PLEASE NOTE: I take a good long while to get to the point on this one. I had never written about my eyes before so I played around with it. It’s slow at first but still very related to my doc work!
When you have a lazy eye, there are a couple of side effects that no one thinks they need to tell you about. First, introductions. They will never not be awkward. People will spend the whole time trying to figure out where you’re looking. Second, calling on people. Give up on your teacher dreams, every time you call on someone whose raising their hand and forget to name them, two people start talking. Third, Grayson Allen. When you meet him, he won’t be able to stop staring. He will walk past you while rubber-necking, trying to get a second look and you will have to stop yourself from running up and tripping him.
These side effects can be frustrating, but they are also understandable. We meet and connect with people through their eyes. When your eyes are like mine, you make it harder for others to form this connection. So people start to freak out inside.
Before we proceed, I have two requests. First, please do not feel bad for me. I am a white middle class male in the United States with supportive family and friends. My life is way too good—please save your feel-bads for someone else.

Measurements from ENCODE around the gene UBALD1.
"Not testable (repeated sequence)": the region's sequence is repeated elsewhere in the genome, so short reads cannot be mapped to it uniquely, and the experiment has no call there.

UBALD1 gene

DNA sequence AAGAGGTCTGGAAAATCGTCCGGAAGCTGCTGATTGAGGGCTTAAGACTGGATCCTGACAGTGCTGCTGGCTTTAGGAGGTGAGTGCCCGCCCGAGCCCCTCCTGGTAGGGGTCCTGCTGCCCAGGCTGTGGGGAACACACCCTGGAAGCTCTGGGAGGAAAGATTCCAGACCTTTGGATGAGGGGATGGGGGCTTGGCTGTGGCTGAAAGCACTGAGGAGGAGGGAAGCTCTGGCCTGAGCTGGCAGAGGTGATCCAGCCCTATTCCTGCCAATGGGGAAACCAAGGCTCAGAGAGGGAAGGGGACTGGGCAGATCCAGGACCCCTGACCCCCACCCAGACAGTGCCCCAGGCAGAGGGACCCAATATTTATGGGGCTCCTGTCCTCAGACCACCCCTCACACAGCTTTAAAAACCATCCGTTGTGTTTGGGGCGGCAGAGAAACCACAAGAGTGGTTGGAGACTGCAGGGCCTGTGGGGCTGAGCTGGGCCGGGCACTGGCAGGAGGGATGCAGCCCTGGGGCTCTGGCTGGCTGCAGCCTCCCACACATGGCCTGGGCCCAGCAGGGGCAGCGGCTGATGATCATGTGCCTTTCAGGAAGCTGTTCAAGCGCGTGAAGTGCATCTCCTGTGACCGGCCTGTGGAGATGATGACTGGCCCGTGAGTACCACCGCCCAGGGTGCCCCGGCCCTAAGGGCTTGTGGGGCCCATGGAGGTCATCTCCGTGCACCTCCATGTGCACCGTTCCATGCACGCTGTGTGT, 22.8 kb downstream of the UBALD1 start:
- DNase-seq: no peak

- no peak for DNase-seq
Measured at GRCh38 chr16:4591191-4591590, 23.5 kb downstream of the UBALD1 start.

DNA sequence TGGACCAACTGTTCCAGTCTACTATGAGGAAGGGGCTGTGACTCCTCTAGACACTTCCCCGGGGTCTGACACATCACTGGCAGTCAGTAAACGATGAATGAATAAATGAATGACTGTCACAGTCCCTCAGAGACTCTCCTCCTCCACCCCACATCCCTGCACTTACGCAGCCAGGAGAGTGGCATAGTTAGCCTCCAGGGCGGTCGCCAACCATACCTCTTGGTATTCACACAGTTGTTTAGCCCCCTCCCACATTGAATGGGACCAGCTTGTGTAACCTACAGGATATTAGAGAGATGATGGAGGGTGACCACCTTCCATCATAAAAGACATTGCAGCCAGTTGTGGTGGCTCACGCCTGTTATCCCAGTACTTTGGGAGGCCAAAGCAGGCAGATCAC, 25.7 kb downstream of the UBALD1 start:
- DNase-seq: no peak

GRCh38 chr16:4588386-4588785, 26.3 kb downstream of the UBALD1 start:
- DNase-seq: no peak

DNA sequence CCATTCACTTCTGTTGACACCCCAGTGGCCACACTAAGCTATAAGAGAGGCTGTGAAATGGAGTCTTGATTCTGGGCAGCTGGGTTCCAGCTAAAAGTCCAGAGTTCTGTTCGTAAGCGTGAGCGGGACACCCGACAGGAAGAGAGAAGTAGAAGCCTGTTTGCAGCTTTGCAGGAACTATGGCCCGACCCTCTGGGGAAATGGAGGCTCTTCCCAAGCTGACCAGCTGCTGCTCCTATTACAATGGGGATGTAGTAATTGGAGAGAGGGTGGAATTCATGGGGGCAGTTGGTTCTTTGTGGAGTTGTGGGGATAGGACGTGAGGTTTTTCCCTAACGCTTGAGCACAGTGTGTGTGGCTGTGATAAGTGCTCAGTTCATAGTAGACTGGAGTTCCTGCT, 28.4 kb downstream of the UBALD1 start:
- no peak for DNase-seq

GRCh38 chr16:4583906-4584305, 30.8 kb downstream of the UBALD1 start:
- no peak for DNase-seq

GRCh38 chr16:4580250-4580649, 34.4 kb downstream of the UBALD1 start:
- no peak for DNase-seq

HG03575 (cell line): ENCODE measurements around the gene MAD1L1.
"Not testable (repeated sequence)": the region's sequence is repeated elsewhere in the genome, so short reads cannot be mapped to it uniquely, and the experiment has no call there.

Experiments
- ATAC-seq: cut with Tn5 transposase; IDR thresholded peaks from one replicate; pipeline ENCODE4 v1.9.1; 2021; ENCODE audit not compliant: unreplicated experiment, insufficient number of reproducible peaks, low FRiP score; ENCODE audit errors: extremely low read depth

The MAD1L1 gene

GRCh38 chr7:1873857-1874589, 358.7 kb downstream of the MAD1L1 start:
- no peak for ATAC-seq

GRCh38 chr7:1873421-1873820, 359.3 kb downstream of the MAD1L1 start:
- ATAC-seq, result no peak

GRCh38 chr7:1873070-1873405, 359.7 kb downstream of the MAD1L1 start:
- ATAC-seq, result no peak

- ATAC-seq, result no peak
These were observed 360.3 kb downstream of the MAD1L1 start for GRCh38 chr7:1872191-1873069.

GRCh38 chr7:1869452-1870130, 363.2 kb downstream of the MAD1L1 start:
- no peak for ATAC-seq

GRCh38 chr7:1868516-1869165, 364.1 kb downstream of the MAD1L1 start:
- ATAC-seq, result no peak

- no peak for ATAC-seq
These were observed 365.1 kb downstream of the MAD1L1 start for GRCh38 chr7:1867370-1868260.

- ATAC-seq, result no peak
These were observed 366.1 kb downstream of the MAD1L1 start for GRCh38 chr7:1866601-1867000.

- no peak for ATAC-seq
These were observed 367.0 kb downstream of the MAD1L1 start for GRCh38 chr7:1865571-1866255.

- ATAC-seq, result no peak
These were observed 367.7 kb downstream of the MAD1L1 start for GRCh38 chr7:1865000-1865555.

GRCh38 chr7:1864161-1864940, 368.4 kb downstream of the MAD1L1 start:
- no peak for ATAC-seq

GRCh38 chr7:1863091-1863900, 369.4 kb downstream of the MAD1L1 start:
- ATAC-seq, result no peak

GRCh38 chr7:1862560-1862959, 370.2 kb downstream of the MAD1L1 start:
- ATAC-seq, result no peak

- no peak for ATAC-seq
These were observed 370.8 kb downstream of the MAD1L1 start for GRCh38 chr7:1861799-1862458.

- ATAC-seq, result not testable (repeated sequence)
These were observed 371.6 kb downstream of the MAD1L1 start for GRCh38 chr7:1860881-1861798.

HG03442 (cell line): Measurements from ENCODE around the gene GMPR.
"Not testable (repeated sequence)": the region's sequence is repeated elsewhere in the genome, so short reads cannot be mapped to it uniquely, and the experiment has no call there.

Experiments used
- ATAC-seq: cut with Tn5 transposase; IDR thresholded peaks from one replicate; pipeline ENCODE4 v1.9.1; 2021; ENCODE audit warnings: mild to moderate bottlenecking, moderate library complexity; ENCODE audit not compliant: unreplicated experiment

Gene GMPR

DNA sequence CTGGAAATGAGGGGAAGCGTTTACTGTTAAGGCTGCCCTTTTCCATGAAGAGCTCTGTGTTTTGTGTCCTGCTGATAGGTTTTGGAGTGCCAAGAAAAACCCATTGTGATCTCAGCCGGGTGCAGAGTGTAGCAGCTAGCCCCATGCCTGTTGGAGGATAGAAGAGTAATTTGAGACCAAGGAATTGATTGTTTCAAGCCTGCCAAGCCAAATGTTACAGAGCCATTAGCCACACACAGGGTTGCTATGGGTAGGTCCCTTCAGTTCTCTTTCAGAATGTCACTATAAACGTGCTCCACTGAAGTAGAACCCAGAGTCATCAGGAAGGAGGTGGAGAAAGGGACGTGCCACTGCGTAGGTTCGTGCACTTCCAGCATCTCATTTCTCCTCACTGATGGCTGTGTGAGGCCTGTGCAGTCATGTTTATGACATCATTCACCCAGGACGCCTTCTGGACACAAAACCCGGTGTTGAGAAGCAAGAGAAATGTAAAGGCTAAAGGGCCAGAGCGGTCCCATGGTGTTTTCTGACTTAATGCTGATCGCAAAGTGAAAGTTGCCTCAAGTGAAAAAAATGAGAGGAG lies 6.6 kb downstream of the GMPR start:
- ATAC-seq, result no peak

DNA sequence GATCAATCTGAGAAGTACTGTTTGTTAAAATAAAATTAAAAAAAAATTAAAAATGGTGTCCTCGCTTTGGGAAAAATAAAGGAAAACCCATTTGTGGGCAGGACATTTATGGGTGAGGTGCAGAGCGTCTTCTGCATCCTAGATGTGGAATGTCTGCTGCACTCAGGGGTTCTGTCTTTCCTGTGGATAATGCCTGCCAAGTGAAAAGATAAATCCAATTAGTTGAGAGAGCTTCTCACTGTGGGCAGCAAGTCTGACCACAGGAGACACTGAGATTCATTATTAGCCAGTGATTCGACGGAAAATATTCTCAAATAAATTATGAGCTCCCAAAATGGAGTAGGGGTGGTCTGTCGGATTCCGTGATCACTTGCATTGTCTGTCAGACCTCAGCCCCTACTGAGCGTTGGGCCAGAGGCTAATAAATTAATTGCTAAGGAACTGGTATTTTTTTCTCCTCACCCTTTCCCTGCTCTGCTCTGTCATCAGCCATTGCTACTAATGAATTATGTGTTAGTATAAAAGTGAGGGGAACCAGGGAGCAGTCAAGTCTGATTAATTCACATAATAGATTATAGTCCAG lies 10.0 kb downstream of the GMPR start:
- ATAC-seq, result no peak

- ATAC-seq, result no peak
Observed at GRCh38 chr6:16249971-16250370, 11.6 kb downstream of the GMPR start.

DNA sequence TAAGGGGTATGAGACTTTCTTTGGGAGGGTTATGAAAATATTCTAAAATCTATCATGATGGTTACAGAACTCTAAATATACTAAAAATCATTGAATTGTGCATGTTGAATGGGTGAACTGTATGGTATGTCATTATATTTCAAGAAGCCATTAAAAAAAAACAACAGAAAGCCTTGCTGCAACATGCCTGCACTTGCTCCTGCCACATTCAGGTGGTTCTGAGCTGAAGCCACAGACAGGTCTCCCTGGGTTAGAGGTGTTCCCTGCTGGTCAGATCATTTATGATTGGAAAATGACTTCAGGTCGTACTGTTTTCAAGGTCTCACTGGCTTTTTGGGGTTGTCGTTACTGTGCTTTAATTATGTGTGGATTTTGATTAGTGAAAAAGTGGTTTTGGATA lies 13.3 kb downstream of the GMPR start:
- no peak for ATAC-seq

Secondly, don’t be mad at these people. I have to remind myself of this one. Don’t be mad at these people when they ask you how your eye is doing (I clearly have two and what kind of question is that?). Don’t get mad at them when they ask you to take the glass one out (dearest eight year old boy, please stop reaching, I’m very serious—it’s not glass, and even if it was…what?!). Don’t get mad at job interviewers when they asks which eye they should look at (he’s just trying to make you comfortable). Instead, be understanding. Your having a lazy eye is really hard for them so you have to be their support network. Let them know that they will be okay. We will get through this together.
What these people don’t know is that individually, my eyes are perfect. In fact, they match my class year: 20/20. What my eyes lack is the ability to collaborate. Honestly, I can’t really blame them—I hate group projects as much as the next eye.
This inability to collaborate has a scientific name: strabismus. It means that I can only see out of one eye at a time, but then they switch back and forth. The switching happens every couple of seconds. I can control it if I want to, but for the most part it’s involuntary.